We keep applications on file for 18 months and have multiple positions performing the same or very similar duties. When we have multiple candidates with similar skill sets and a close first/second/third ranking, that’s both frustrating and potentially really useful. I’ve hired “off the list” instead of doing a whole new recruitment more than once, one time right as the clock was running out.

  14. Close Bracket*

    > I would make you move on the minute after you send your application

    Yup. I treat job applications as a “fire and forget” operation (with the caveat that I keep detailed records just in case someone gets back to me).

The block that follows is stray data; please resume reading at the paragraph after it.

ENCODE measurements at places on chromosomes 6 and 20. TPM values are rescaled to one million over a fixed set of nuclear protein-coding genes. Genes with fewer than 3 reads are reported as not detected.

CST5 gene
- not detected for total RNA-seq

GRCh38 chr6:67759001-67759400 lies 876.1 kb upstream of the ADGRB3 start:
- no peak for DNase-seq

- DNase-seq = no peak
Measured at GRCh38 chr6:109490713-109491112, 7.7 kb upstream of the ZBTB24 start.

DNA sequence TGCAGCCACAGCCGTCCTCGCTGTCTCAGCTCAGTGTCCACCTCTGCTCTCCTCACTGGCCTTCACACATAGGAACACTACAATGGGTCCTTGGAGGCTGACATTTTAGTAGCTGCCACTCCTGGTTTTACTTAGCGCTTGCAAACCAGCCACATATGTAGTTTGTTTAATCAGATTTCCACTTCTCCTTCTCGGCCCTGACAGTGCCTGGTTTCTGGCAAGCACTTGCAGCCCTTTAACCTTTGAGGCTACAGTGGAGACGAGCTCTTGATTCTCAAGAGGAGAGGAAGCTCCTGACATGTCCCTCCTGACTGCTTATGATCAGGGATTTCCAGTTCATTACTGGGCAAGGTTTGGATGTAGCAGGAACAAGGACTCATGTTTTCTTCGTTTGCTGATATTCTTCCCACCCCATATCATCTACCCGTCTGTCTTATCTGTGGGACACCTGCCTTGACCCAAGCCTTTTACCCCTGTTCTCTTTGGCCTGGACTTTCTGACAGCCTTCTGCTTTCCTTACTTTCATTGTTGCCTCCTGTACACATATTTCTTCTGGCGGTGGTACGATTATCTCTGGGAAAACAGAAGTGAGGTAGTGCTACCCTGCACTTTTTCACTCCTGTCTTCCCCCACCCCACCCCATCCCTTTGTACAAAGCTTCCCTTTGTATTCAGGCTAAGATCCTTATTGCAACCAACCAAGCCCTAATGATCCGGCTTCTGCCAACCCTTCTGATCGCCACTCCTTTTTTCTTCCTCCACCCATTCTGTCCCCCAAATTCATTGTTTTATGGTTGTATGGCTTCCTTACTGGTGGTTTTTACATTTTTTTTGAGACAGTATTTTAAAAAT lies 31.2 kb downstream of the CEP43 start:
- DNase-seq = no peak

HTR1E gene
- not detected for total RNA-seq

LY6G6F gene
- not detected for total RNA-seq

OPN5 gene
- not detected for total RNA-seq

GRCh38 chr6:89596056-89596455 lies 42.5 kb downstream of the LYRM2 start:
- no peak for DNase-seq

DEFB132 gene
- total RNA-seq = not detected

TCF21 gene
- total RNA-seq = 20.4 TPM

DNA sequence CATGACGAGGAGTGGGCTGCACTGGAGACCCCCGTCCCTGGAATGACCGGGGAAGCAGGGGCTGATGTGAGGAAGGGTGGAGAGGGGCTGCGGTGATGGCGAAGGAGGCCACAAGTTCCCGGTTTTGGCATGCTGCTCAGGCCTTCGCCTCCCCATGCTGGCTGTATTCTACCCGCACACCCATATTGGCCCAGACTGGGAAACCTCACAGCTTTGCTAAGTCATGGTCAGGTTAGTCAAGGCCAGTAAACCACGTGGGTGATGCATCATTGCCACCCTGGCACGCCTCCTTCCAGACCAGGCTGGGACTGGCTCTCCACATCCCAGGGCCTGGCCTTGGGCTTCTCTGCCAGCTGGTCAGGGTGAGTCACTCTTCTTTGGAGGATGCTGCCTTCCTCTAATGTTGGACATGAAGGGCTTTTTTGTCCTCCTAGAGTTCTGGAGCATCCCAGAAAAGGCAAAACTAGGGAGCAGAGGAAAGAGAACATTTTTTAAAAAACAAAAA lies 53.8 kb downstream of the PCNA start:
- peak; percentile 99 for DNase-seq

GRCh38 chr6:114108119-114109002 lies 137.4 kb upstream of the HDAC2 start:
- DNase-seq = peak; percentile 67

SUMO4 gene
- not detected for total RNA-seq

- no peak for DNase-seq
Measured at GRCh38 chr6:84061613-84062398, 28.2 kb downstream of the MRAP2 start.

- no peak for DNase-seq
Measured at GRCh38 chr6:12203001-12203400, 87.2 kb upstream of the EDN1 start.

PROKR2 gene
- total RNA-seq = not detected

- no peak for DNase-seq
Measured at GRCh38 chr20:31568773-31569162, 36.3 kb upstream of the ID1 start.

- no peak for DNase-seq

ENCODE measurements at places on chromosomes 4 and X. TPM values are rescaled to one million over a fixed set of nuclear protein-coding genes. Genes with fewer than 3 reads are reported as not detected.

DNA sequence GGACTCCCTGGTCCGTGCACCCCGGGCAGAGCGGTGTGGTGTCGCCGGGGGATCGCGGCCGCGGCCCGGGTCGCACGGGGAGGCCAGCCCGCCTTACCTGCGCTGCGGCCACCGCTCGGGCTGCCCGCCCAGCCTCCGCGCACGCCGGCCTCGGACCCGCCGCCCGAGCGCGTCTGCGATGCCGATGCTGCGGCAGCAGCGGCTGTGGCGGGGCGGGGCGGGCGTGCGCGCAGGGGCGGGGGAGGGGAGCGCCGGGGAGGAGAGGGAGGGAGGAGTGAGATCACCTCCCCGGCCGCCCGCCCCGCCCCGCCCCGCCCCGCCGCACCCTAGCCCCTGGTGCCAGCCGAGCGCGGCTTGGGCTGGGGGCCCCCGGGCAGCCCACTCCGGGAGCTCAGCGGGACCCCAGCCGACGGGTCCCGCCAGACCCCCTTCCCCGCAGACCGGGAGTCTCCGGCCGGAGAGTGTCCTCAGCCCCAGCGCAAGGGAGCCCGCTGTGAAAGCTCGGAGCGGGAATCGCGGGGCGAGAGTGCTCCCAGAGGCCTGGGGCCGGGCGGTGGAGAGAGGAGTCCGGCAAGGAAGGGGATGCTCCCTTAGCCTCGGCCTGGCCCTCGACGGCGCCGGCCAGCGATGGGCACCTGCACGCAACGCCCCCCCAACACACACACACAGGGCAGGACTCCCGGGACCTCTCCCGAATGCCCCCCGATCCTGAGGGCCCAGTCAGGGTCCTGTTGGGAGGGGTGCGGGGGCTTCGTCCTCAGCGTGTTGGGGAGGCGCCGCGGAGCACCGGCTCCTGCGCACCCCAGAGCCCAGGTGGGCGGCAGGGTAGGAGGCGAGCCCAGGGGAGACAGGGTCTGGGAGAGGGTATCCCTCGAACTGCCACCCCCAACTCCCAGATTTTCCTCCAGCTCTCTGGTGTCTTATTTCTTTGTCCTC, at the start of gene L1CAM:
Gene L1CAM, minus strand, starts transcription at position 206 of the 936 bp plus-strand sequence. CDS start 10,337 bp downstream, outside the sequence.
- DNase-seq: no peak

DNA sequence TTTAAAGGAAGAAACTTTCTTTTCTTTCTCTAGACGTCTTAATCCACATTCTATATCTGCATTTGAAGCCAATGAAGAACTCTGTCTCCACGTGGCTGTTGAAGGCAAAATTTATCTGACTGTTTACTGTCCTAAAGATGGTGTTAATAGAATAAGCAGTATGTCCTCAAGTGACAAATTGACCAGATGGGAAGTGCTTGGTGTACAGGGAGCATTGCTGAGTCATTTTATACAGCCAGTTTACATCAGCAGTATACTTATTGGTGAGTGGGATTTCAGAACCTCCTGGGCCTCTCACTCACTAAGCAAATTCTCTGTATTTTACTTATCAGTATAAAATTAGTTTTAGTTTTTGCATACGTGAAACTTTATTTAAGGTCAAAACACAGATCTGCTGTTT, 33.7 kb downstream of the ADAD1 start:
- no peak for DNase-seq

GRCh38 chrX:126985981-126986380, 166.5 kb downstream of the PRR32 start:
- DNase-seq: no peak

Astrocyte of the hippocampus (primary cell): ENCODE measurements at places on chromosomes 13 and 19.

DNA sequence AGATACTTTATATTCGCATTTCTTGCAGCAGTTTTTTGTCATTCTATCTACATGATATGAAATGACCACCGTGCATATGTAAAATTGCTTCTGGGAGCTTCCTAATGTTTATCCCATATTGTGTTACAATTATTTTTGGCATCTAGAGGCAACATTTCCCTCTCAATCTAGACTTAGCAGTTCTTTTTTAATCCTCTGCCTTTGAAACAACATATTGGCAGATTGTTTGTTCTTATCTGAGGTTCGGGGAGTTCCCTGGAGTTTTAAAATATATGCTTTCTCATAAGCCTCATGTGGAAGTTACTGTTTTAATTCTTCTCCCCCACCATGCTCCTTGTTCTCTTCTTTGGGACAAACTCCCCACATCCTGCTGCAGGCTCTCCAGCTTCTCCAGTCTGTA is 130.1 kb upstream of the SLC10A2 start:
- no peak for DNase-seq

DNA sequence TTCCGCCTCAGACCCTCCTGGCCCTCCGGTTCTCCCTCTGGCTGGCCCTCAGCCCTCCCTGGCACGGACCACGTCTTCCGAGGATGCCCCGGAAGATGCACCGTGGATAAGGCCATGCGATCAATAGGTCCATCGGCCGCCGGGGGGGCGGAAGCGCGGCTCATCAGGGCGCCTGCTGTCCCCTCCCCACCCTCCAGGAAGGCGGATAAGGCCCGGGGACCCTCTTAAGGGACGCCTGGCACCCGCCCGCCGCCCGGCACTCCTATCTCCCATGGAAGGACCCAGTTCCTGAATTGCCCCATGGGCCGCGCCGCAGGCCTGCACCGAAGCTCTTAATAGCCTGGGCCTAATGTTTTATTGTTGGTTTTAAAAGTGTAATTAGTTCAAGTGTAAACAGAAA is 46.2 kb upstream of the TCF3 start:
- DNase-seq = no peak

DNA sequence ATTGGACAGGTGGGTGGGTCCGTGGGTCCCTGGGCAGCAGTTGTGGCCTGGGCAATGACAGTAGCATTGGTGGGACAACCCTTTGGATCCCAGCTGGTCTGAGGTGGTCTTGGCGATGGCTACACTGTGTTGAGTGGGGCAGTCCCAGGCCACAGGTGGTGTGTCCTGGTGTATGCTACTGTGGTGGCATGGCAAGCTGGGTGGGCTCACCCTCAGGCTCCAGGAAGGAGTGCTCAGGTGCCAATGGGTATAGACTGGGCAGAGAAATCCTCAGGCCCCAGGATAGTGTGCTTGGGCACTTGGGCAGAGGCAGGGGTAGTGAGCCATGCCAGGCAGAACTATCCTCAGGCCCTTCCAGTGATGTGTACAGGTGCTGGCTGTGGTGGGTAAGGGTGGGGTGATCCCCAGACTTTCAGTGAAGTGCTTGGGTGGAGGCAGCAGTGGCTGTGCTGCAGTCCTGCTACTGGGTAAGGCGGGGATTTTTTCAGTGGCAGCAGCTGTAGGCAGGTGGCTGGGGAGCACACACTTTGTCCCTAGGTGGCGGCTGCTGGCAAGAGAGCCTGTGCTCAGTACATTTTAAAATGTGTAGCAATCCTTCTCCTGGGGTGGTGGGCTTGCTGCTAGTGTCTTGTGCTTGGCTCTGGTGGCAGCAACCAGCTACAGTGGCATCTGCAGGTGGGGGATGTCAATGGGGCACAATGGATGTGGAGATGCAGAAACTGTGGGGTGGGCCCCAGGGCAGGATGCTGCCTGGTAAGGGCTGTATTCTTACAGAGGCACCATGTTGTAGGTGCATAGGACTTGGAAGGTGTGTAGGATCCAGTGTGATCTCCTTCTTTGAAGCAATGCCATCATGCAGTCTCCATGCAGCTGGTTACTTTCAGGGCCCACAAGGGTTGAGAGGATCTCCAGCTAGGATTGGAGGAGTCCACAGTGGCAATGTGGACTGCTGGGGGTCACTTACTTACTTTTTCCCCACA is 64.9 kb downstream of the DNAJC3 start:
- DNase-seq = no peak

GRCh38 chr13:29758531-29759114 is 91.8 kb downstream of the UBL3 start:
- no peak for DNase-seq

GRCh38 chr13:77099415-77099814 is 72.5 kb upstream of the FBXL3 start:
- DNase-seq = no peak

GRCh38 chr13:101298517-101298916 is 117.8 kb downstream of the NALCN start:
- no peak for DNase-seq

I try to treat interviews that way, too, but that’s a little more difficult not to get invested in.

  15. MEagain.*

    We knew we were moving in august for my job in march. My husband started applying once we got back from the House hunt beginning June. Immediately had phone interview. Loved him. Wanted him to start in a week. He said in my cover letter I couldn’t start until august but with arrangements/early closing date it would be possible to stay beginning July. No problem we’ll get back to you in two days.



    We move. He gets offered a job he doesn’t really want, but it’s a job. Terrible hours. Repetitive factory Work. He goes in for physical at this new job right at end of august. September rolls around and phone interview place calls back. They were in a massive hiring spree and just waited until the next round to call him. We thought they ghosted.

  16. Jessica*